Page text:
Other issues have also kept SSG’s lawyers busy. Last year, Kyko Global Inc., a Canada-based finance company, sued SSG Capital Management and the founding partners, accusing them of abetting fraud by SSG’s former client, Madhavi Vuppalapati, who from 2000 to 2014 was chairwoman of India-based information technology firm Prithvi Information Solutions Inc. and ran its U.S. offices in Pittsburgh. SSG, which helped Vuppalati’s company raise funds, has called the lawsuit “without merit.”

Prithvi’s own clients included Amtrak and Carnegie Mellon University. The firm imported engineers from India to the U.S. using federal H-1B visas. Its business declined after the mid-2000s, and Vuppalapati returned to India, according to court records.

In 2017, a federal grand jury in Seattle indicted her, family members, and associates on fraud charges, accusing them of using phony bills to ship millions of dollars beyond the reach of creditors. Vuppalapati and her brother and co-owner, Satish Kumar Vuppalapati, failed to show up for court, and the government issued warrants for their arrests. SSG officials have said these claims against Vuppalapati are unrelated to its business.

As Prithvi’s business declined, Vuppalapati and her company misappropriated $35 million that they had raised from bonds sold by the SSG founders, according to Kyko’s lawsuit. Kyko, as collection agent for Prithvi’s creditors, traced the money through a series of accounts. In its lawsuit, Kyko accused SSG and its founders of helping Vuppalapati hide the money and accused SSG of unjust enrichment. SSG lawyers deny wrongdoing and have asked the Pittsburgh judge to drop the SSG defendants from the suit.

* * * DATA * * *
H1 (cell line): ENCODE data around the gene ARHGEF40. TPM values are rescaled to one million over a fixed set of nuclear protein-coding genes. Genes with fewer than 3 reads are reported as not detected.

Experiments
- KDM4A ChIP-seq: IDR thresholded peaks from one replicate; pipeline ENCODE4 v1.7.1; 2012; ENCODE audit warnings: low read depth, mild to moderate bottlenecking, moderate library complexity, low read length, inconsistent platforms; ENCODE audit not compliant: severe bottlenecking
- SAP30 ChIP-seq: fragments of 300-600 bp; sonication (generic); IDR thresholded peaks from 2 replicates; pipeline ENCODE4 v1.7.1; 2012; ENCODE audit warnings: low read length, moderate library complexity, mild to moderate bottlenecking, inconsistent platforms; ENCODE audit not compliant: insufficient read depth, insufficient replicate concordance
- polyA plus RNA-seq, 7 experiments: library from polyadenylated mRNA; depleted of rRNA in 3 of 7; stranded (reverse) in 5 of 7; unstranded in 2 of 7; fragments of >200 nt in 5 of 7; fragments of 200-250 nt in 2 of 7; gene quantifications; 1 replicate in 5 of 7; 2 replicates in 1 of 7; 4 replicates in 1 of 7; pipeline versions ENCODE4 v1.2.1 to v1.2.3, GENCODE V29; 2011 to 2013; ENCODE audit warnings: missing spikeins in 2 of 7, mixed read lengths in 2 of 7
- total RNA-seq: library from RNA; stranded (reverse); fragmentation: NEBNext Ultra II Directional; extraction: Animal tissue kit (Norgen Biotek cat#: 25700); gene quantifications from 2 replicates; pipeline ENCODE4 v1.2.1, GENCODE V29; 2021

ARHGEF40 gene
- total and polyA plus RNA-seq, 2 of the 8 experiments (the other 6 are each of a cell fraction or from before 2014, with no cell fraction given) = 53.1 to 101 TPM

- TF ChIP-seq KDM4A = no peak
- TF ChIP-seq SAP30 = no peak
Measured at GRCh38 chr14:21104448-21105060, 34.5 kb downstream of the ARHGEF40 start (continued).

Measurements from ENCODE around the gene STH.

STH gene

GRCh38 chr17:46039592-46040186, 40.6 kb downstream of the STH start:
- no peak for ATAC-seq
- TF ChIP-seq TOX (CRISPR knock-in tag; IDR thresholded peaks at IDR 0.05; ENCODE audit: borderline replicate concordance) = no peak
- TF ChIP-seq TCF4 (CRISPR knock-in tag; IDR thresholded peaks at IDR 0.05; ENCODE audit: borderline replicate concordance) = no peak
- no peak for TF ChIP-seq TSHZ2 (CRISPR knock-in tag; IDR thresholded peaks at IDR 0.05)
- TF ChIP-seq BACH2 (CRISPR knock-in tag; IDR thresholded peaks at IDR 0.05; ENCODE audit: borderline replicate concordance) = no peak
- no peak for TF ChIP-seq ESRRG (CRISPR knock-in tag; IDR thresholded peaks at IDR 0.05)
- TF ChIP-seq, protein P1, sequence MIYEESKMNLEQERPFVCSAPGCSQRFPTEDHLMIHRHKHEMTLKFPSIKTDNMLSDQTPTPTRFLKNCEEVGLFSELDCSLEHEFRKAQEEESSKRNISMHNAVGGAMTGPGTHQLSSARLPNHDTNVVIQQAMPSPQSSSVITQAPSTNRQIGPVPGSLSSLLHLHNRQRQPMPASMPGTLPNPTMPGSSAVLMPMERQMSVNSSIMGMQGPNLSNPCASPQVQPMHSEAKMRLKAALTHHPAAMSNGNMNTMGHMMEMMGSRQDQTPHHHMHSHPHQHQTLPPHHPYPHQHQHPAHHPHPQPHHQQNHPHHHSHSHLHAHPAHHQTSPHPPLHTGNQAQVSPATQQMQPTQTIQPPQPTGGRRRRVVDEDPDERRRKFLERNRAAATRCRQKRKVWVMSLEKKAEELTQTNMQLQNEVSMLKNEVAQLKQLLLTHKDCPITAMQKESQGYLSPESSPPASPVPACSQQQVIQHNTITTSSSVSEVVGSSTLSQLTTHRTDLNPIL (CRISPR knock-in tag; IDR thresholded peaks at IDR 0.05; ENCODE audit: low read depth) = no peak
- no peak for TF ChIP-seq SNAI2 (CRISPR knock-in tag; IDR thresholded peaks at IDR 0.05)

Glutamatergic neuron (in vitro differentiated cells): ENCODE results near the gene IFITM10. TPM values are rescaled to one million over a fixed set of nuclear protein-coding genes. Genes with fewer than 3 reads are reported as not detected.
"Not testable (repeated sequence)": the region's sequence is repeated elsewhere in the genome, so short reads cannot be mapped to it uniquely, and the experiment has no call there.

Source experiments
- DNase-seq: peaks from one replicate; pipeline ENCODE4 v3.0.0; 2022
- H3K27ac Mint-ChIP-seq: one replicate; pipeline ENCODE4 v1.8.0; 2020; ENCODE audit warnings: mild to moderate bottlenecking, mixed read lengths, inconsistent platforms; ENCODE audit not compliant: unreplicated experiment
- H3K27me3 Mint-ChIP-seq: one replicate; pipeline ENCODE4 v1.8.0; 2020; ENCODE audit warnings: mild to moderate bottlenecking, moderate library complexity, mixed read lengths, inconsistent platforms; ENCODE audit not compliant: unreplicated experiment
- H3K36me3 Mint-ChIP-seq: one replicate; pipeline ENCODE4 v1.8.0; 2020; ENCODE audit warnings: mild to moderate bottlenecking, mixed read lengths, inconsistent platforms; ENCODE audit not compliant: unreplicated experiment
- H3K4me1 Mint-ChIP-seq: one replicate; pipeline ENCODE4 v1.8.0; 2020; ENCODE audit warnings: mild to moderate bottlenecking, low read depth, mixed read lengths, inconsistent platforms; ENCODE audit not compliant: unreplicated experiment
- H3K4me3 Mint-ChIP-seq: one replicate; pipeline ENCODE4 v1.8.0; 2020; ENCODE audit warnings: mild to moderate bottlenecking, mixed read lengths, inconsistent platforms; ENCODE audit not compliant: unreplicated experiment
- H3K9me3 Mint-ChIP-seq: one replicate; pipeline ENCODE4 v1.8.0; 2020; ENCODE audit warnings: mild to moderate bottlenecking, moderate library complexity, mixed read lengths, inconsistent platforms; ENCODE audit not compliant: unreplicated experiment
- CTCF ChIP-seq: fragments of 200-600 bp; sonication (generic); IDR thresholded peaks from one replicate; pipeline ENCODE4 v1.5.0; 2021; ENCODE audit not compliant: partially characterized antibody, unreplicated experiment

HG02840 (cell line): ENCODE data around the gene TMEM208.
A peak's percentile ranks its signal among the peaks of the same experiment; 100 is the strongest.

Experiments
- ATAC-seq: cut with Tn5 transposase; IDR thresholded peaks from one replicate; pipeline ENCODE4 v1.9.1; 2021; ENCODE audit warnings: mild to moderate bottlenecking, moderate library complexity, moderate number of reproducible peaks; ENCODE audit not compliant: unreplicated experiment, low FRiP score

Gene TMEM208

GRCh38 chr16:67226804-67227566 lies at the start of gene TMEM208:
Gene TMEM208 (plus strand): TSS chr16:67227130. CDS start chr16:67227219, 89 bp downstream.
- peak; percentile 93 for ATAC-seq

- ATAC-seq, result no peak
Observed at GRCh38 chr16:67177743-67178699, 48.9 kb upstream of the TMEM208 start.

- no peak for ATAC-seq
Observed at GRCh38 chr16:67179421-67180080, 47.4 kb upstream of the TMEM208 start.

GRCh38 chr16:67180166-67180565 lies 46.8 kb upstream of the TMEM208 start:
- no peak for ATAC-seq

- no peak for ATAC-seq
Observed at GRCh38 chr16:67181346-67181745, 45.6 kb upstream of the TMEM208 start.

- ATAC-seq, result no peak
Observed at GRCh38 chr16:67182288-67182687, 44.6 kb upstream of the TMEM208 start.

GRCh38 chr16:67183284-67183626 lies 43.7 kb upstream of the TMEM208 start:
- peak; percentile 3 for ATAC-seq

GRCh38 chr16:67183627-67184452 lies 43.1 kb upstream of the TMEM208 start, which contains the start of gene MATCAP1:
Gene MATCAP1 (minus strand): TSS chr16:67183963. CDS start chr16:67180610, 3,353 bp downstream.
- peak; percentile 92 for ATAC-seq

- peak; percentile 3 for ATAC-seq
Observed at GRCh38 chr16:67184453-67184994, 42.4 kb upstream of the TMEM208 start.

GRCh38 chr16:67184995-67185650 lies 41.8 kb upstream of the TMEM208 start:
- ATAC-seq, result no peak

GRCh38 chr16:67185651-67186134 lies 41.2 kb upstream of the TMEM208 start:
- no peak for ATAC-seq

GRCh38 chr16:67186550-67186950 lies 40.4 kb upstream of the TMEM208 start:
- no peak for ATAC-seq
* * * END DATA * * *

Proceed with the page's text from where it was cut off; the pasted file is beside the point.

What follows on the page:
These allegations are not mentioned in PSERS’s published memo and consultant report recommending the SSG investment. Yet both the consultant and PSERS “were aware of these legal matters since at least 2018,” spokesman Steve Esack said. Indeed, PSERS produced a “confidential written report on the lawsuit’s allegations,” which “strongly asserts these matters will not have an impact on SSG’s ability to manage PSERS’s investments.” Esack said the board reviewed the report before approving SSG. PSERS declined to make that report public.

Officials at Kyko told me they are surprised that some U.S. public institutions are plunging into troubled private-company investments in India. “Prudence dictates that [investors] handling public funds should in no way risk these moneys with managers without impeccable credentials,” said Tejesh Srivastav, a Cornell-educated investment banker who is advising Kyko chief executive Kiran Kulkarni. Raising money for a “crooked company,” as he called Vuppalapati’s former firm, “is not a profile that inspires confidence.”

There are broader concerns. “India is in many ways more corrupt and harder to perform real due diligence in than China,” said Dan David, a veteran Asian stock researcher and critic, formerly based in Montgomery County, who heads Wolfpack Research in New York.

Without studying SSG’s investments closely, David questioned how effectively a U.S. pension fund can perform due diligence on India’s complex financial, enforcement, and regulatory conditions.

It sounds risky, David said, “to say that pending litigation is nothing to worry about,” given the difficulty Americans would face recovering losses and winning investment disputes in India.